Evidence of warriors’ protection set in stone
The Terracotta Warriors, the sculptured guards designed to safeguard the first emperor of a unified China in his afterlife, had armor and helmets made of stone for protection.
Archaeologists have found what they believe to be an underground arsenal in Xi’an, the capital of Shaanxi province, at the mausoleum of Qin Shihuang, founding emperor of the Qin Dynasty (221－206 BC).
The Emperor Qin Shihuang’s Mausoleum Site Museum in the city’s Lintong district says archaeologists excavating a burial pit at the cemetery have found many examples of stone armor and helmets.
Some of the stone armor has been repaired, Zhang Weixing, deputy director of the museum’s archaeology department, told China Daily.
“You can see that every flake of the stone armor is linked by thin bronze strands and it can roll and flex, providing free movement for the ancient soldiers who wore it.
“From one repaired stone helmet, you can see that every stone flake has a different radian, meeting the contours of the wearer’s face, and the part of the helmet near the wearer’s shoulder has a curved recess, matching the structure of the human body,” Zhang said.
After examining the newly discovered relics, the archaeologists said they may have unearthed an underground armory next to the emperor’s tomb.
The pit, about 200 meters southeast of the mausoleum, is 130 meters long from west to east and 100 meters wide. Occupying 13,000 square meters, it is the largest burial pit found inside the mausoleum.
After a trial excavation of the pit, the archaeologists found many stone flakes linked with thin bronze strands, which could be repaired to form 87 pieces of armor and 43 helmets.
Experts said the armor and helmets were probably cut from large stones and then fine-sanded to make the thin flakes. Holes were then drilled into the flakes and they were linked by bronze strands.
The armor mainly consists of two large pieces, protecting the ancient soldiers’ chests and backs, and some pieces also cover the arms and shoulders.
The helmets are 30 cm high, from the top of the head to the shoulder.
Experiments completed by the archaeologists show that it would have taken a man, working eight hours a day, between 344 and 444 days to complete a piece of armor comprising 600 stone flakes.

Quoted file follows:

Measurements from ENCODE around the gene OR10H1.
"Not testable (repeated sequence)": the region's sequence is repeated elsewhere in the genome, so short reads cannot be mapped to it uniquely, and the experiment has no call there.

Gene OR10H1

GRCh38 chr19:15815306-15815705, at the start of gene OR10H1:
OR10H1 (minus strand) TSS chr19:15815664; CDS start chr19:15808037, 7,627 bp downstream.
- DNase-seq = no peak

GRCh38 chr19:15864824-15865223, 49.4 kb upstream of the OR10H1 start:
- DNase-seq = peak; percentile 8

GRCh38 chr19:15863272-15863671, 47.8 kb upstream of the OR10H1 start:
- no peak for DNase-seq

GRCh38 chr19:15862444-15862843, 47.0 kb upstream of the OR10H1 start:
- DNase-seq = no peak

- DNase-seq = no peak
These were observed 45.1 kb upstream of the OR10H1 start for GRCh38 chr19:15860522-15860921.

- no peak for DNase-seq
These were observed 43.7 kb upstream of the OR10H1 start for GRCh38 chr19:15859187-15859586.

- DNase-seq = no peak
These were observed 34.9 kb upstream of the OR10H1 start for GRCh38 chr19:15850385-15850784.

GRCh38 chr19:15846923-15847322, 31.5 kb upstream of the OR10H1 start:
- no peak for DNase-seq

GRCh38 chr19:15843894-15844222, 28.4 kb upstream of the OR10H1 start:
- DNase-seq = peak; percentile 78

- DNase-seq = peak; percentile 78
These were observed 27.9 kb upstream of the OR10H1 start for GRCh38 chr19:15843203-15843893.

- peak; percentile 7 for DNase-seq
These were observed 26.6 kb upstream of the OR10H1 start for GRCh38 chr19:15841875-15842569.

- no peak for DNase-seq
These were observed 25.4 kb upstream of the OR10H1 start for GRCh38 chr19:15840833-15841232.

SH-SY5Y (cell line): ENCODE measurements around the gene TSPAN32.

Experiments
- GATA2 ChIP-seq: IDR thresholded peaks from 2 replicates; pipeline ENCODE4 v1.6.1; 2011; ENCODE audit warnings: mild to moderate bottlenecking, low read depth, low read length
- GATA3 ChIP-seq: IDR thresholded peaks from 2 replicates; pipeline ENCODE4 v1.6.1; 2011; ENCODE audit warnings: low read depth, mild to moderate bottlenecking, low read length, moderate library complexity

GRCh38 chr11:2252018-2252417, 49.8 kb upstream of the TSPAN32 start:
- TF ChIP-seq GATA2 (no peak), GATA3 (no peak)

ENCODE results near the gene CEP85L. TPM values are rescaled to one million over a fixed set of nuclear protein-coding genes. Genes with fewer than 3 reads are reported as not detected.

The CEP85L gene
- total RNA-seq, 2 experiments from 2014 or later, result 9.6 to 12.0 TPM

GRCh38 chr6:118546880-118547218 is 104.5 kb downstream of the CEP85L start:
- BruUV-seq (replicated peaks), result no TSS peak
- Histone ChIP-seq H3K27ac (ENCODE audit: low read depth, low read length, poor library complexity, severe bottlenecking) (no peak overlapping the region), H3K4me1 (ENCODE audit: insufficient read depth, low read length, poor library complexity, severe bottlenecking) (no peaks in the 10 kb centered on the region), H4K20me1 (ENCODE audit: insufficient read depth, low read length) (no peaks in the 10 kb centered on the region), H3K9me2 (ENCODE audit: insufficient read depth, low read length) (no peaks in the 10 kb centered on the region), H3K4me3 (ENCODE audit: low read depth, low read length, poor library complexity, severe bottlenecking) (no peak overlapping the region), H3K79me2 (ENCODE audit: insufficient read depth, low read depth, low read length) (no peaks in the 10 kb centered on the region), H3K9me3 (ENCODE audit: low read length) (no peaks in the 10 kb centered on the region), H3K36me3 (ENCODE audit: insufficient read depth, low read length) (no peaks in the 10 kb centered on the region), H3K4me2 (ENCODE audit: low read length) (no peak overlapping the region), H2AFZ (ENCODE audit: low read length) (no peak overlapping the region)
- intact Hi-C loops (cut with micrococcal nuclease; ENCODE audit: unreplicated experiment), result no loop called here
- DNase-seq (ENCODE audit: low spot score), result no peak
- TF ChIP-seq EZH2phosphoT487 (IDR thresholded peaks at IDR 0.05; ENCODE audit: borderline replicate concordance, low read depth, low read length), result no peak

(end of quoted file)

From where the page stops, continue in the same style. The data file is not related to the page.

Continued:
“There are more than 5 million flakes in the pit, and from these we know that the manufacture of the stone armor and helmets required a huge amount of labor in ancient times,” Zhang said.
Experts think that more than 1,000 pieces of armor and helmets will be found if the whole pit is excavated.
The archaeologists also found some stone armor for horses and some bronze parts for horses and chariots.
Experts said the texture of the newly discovered relics is very different to that of the Terracotta Warriors and Horses.
“The production technique for the stone armor is much more sophisticated,” Zhang said.
Historical data show that armor and helmets were mainly made from leather during the Shang Dynasty (c. 16th century － 11th century BC), Western Zhou Dynasty (c. 11th century－771 BC) and the Eastern Zhou Dynasty (770－256 BC).
The stone armor and helmets made in the Qin Dynasty using advanced manufacturing techniques will provide significant information for studying social and technical developments in ancient times, experts said.
Zhang said some of the newly discovered armor was scale armor used by highranking officials and thought to have been made during the Western Han Dynasty (206 BC－AD 24).
The Qin Dynasty was China’s first unified dynasty, with Qin Shihuang (259－210 BC) its founding emperor.
Construction of his mausoleum took 37 years.
The Terracotta Warriors and Horses were found in 1974 and the museum was built in 1979.
A video grab shows a set of stone armor unearthed from the mausoleum of Qin Shihuang, founding emperor of the Qin Dynasty (221—206 BC), in Xi’an, Shaanxi province.